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New Sunrise Express New Sunrise Express and Equinox at Hilltop by Christopher A. Zackey
reviewed by Georges T. Dodds
Saying that Christopher A. Zackey's fictional writing has the whimsey of a L. Frank Baum, uses language in a manner akin to Ray Bradbury's Dandelion Wine, and carries, like the Narnia books, a subtext of a mythology which originates in Roman Catholicism, but incorporates numerous other philosophical elements doesn't entirely circumscribe why his work is original, appealing and even laugh-out-loud entertaining.

The Skyslanders The Skyslanders by Christopher A. Zackey
reviewed by Georges T. Dodds
While the back cover of this book claims the work's affinity to J.R.R. Tolkien, Lewis Carroll and L. Frank Baum, it is to the latter, and specifically his 1912 Sky Island, that this modern fairy tale is very obviously linked. In addition to the similarities in title and character name, the author has produced an excellent recreation of Baum's whimsical atmosphere.

Timothy Zahn

The Flaxen Femme Fatale The Flaxen Femme Fatale by John Zakour
reviewed by Michael M Jones
No one has managed to kill Zachary Nixon Johnson, the last freelance P.I. on Earth yet. That's the good news. Thebad news is that it's still early. That's about how you can sum up any day for our hero. And when a mysterious woman appears in his dreams and asks him politely not to try and find her, he's surprised... but only a little. And when the military summons him to try and find their missing secret weapon, an impossibly-dangerous psychic named Natasha, who just happens to look like his earlier visitor, Zach has no choice but to take the case.

The Blue-Haired Bombshell The Blue-Haired Bombshell by John Zakour
reviewed by Michael M Jones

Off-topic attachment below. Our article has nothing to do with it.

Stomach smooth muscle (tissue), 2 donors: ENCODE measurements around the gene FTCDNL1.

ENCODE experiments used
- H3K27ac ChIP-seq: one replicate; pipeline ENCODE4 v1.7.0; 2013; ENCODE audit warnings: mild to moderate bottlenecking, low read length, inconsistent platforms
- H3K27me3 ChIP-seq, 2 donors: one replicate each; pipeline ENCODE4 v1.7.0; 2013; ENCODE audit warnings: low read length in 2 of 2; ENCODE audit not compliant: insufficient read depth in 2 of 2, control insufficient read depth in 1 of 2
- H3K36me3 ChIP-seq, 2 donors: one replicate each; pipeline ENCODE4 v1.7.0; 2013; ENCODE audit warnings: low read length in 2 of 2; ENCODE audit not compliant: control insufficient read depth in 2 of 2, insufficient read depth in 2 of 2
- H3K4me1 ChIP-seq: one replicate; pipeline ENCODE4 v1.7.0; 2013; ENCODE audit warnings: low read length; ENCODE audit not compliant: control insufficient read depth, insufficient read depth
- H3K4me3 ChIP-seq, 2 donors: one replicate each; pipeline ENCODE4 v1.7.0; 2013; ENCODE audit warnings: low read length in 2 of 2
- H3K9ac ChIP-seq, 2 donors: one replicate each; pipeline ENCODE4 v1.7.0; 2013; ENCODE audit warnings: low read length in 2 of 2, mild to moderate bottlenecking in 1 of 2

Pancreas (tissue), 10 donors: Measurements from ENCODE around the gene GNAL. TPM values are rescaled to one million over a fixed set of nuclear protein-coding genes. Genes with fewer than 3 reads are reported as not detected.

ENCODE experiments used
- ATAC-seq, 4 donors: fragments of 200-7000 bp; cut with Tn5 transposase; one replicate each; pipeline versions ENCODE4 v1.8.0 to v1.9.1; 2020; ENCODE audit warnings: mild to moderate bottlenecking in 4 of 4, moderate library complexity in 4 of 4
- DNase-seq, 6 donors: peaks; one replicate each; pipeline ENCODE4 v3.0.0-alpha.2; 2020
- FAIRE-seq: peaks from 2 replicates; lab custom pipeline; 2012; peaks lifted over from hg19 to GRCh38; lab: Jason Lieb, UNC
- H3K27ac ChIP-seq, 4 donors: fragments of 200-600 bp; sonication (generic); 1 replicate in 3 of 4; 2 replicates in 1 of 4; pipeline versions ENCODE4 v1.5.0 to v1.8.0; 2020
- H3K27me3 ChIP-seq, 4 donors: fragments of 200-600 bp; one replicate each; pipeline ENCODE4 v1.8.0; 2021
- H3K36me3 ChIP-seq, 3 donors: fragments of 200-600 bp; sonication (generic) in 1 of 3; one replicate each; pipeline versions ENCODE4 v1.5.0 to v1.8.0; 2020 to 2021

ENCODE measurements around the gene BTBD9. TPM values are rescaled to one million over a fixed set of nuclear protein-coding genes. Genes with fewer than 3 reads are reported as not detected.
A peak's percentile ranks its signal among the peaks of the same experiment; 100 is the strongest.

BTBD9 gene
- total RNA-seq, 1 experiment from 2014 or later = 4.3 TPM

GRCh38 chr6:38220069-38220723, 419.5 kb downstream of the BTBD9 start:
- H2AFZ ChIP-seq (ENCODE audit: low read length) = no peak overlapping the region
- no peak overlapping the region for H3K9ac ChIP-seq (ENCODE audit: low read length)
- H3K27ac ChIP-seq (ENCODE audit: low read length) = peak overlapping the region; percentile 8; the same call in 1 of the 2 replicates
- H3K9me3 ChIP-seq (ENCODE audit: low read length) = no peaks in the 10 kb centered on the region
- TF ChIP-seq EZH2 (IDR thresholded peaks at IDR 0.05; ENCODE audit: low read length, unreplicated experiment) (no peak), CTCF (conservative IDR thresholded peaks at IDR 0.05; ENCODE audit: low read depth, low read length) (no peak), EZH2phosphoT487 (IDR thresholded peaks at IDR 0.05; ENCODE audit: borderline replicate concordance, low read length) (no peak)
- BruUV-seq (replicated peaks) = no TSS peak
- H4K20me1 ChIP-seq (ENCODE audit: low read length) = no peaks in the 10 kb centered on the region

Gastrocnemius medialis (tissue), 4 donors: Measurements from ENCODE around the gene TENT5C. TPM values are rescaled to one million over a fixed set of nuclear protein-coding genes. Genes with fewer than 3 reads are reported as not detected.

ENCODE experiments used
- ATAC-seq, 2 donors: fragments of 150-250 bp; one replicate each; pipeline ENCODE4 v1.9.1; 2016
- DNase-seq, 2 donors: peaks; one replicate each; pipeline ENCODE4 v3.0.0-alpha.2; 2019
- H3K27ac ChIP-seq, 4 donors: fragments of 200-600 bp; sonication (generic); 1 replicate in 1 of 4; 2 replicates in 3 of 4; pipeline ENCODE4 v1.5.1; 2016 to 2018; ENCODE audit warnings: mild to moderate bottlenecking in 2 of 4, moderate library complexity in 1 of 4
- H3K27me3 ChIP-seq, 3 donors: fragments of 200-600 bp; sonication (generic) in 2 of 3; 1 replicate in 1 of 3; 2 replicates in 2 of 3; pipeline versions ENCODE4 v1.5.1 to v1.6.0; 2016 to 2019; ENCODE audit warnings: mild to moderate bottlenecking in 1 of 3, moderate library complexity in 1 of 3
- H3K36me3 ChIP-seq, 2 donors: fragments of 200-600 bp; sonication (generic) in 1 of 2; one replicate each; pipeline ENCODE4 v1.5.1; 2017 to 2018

Zachary Nixon Johnson, the last freelance PI on Earth in the late 21st Century, is having a typical Tuesday. You know, attacked by killer plants, nearly killed by traffic while rescuing a heiress's dog, stalked by an ad agency, menaced by genetically-engineered ogres... the usual. And then things get weird. And dangerous.

The Doomsday Brunette The Doomsday Brunette by John Zakour and Lawrence Ganem
reviewed by Michael M Jones
Zachary Nixon Johnson, the last freelance private investigator on Earth, is called upon to unravel yet another bizarre case. This time, he and his AI partner are summoned to the estate of Ona Thompson, one of the world's four most perfect woman, in order to investigate the murder of her sister, Foraa. It seems that the Thompson Quads, four genetically-enhanced clones, have finally had the falling out people have been predicting for years.

The Doomsday Brunette The Doomsday Brunette by John Zakour and Lawrence Ganem
reviewed by Lisa DuMond
Zach and his mind-linked AI, Harv, are caught up in a high profile case with complications that multiply as fast as the number of suspects. Who else would Ona Thompson, of the infamous Thompson Quads, call when one of her sisters drops dead during a dinner party at her hyperbole of a mansion? After all, she is the richest woman in the world, so hiring the top -- okay, only -- PI seems the logical reaction. Unfortunately for Zach and Harv, that is probably the last logical thing about this murder mystery.

The Plutonium Blonde The Plutonium Blonde by John Zakour and Lawrence Ganem
reviewed by Lisa DuMond
There must be a million stories in the 21st century, but they're really all the same: sad sack gets dame, loses dame, gets mixed up with a dame that's nothing but trouble, then gets in dutch with that dame's android double. I know; you've heard it until you can't stands no more. Well, you're going to listen again, because this story different. Really, it is. Just gimme a minute to explain.

WE WE by Yevgeny Zamyatin
reviewed by Colin Cooke
In the early 20s, the author foresaw some of the excesses the Russian Revolution was heading toward, and he explored them in a brilliant satire that has become a classic in the genre of Utopian literature. This precursor to (and influence on) both 1984 and Brave New World is a must for anyone who enjoys facing the complex questions of human society in a thoroughly enjoyable and readable story.